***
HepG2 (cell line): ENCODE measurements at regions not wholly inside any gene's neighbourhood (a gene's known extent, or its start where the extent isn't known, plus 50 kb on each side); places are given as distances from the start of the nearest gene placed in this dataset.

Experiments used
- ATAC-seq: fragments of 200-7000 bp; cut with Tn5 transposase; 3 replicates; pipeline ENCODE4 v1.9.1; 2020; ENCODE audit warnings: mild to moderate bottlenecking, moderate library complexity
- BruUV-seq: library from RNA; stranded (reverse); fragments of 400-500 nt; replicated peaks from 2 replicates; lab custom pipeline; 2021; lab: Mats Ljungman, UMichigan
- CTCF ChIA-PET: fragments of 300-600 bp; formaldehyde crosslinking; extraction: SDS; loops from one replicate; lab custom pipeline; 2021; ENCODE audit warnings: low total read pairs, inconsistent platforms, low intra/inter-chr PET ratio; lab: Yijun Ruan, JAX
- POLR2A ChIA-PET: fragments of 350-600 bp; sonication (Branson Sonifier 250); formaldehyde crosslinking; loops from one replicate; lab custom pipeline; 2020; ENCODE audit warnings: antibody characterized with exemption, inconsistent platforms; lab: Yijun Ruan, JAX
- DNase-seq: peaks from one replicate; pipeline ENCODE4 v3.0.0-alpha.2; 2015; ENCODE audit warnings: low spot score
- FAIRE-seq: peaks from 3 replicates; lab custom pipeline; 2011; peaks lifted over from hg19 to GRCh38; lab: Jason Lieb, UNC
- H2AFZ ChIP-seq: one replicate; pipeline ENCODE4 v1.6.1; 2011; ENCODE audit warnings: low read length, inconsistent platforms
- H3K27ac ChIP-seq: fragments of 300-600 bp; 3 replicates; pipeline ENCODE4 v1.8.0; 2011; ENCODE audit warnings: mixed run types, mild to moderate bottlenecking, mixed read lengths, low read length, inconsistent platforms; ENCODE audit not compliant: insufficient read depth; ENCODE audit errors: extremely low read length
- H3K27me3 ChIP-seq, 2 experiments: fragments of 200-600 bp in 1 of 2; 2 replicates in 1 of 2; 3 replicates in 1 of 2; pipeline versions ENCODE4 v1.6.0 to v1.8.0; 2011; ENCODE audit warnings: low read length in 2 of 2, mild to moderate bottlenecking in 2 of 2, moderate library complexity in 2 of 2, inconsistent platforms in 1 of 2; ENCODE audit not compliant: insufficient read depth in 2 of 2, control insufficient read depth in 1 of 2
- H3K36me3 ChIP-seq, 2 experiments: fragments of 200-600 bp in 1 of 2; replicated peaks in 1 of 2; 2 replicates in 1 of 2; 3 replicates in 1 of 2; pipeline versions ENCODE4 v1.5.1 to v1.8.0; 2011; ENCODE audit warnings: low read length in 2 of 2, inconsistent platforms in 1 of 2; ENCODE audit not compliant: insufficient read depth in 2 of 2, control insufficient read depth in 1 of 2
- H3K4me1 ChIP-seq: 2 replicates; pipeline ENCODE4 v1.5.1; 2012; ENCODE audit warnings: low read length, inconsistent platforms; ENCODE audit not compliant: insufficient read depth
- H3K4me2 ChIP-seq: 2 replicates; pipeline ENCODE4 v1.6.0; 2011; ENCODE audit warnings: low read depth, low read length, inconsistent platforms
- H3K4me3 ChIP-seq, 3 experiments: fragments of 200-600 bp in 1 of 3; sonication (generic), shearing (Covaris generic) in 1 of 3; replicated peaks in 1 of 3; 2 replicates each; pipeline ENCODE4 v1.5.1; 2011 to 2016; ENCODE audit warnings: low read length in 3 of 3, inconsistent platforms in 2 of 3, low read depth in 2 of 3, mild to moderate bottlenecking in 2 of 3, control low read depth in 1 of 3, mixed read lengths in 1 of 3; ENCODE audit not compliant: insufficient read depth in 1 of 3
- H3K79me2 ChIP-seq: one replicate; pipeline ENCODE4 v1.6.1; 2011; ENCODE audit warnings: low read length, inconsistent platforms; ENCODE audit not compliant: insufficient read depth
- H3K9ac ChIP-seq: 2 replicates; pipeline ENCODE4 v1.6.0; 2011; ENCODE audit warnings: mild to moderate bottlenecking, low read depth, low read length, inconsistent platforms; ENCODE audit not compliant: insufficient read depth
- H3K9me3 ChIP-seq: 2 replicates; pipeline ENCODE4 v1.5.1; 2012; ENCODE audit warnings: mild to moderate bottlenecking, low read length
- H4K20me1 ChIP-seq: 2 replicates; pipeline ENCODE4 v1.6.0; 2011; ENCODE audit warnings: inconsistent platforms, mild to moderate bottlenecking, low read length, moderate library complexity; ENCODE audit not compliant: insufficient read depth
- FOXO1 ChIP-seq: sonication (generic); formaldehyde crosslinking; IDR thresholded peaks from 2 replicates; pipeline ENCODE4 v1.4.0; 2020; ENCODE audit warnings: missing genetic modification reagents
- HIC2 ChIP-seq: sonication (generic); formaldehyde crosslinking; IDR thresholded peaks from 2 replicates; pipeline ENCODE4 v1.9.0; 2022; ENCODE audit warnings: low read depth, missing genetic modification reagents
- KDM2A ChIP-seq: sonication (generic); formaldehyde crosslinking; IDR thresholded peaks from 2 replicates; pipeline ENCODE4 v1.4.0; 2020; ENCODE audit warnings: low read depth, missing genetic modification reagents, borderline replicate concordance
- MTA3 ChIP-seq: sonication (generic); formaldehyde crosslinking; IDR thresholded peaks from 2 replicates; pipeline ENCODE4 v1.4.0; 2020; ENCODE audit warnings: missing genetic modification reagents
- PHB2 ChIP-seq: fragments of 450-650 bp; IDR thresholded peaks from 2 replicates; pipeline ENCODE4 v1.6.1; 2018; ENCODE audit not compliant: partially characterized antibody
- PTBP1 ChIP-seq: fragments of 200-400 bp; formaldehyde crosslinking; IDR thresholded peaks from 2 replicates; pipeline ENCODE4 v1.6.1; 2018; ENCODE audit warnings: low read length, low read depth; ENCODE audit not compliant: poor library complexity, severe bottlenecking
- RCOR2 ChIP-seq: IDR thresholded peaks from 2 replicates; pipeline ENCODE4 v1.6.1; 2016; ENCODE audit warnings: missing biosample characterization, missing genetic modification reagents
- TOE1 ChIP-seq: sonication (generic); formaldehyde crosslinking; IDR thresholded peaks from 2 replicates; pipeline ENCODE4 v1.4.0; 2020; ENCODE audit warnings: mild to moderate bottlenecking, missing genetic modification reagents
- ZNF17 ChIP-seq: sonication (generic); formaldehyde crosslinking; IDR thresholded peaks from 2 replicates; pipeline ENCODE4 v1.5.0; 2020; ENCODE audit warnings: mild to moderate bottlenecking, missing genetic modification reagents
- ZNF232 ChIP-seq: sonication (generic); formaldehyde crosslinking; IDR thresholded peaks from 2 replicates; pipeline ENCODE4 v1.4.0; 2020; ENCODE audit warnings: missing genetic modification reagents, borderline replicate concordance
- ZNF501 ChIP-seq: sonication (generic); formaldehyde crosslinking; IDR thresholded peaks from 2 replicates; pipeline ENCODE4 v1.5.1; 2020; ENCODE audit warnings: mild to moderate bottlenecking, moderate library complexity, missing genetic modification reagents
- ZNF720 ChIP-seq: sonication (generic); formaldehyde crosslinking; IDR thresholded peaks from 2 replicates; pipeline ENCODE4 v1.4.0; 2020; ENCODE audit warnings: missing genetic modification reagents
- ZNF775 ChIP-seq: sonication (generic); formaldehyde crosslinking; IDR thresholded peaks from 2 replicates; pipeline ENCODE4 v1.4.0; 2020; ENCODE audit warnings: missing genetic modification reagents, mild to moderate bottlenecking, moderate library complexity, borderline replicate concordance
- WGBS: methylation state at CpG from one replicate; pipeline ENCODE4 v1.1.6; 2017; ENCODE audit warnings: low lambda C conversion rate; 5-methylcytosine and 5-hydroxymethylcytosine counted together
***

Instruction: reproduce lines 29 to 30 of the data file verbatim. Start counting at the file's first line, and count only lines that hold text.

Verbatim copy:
- ZNF232 ChIP-seq: sonication (generic); formaldehyde crosslinking; IDR thresholded peaks from 2 replicates; pipeline ENCODE4 v1.4.0; 2020; ENCODE audit warnings: missing genetic modification reagents, borderline replicate concordance
- ZNF501 ChIP-seq: sonication (generic); formaldehyde crosslinking; IDR thresholded peaks from 2 replicates; pipeline ENCODE4 v1.5.1; 2020; ENCODE audit warnings: mild to moderate bottlenecking, moderate library complexity, missing genetic modification reagents